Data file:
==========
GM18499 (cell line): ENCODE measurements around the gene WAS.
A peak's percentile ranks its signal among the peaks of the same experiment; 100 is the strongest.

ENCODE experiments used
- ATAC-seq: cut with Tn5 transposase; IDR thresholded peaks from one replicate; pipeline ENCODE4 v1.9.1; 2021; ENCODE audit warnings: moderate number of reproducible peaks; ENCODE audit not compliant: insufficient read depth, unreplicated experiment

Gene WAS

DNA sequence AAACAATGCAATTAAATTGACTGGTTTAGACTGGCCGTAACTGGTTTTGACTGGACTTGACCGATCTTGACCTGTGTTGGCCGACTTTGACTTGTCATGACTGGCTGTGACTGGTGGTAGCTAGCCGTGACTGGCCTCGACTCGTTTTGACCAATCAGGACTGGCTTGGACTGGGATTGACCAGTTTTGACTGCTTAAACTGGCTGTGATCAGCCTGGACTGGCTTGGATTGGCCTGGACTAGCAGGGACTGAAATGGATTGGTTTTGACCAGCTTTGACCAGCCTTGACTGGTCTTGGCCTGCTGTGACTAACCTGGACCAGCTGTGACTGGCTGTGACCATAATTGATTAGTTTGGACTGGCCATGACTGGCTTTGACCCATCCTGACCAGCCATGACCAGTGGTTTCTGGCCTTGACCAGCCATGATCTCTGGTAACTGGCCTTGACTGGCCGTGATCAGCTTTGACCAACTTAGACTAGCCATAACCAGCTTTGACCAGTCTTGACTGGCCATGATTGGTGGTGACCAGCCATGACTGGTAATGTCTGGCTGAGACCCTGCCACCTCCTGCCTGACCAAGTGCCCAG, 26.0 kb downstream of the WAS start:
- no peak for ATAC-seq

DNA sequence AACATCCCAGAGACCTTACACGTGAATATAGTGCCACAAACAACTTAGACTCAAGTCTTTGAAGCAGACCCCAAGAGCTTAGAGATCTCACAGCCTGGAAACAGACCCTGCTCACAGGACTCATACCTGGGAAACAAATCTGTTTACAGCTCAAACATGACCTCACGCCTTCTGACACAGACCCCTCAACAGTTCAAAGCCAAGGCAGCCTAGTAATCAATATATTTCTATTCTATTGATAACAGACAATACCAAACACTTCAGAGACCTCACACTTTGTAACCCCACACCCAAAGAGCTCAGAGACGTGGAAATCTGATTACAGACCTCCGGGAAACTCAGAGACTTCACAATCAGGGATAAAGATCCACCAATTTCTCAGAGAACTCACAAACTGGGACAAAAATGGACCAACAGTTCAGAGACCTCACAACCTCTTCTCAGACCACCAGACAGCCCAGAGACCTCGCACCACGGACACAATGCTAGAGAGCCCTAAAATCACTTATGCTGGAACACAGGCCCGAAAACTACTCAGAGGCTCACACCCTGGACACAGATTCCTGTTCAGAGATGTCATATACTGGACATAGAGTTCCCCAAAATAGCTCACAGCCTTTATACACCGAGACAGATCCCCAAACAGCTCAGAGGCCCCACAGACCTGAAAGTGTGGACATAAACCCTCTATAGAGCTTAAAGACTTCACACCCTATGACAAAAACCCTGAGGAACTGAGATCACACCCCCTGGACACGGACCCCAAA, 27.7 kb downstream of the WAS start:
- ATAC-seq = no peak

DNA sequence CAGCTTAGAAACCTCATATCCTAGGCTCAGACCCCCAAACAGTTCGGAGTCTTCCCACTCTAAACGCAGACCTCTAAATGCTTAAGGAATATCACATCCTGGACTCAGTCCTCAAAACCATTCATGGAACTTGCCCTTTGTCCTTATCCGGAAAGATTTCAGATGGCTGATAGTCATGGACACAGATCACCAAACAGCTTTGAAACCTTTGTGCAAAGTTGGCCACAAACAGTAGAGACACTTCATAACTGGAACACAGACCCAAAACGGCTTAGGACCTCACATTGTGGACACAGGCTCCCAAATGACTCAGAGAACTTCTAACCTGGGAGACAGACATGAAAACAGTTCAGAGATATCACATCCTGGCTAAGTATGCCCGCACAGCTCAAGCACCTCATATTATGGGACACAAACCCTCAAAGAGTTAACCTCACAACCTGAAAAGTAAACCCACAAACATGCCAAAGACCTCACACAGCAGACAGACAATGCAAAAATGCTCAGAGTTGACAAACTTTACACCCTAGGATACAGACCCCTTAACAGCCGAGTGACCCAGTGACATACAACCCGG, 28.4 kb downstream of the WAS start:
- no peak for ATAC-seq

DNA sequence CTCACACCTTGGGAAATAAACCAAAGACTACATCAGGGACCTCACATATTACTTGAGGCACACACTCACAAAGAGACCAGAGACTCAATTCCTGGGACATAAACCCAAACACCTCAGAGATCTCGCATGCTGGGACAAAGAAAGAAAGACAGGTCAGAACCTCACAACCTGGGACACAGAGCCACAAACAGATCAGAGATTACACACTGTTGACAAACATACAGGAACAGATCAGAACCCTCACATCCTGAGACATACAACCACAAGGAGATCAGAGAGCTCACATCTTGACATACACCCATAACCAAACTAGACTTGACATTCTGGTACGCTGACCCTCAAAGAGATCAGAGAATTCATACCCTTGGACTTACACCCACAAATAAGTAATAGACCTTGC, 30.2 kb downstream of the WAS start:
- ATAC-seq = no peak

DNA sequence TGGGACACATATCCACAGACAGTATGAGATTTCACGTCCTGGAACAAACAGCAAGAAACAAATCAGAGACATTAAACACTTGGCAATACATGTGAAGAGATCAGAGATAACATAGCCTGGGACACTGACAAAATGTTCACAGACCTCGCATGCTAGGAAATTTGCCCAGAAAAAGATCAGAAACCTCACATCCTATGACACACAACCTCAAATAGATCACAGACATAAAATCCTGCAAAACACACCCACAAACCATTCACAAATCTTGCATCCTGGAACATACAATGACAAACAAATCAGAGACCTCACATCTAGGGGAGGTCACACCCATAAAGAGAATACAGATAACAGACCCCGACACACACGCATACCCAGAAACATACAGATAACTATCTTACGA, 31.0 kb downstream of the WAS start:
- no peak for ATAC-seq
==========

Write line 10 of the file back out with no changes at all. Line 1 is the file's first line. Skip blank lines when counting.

DNA sequence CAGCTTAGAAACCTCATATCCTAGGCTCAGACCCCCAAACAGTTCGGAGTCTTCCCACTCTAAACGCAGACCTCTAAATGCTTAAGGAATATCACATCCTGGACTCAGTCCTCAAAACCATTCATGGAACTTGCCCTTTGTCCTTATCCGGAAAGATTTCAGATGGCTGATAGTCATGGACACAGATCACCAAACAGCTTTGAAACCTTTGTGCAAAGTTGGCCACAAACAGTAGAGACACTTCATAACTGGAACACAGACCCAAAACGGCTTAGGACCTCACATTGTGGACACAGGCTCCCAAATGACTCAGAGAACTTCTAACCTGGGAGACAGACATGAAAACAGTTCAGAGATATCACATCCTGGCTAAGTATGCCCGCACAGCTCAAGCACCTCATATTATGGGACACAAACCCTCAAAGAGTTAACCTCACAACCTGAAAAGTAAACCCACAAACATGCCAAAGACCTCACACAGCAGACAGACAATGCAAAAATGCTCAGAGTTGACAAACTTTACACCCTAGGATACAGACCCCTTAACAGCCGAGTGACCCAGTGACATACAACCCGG, 28.4 kb downstream of the WAS start: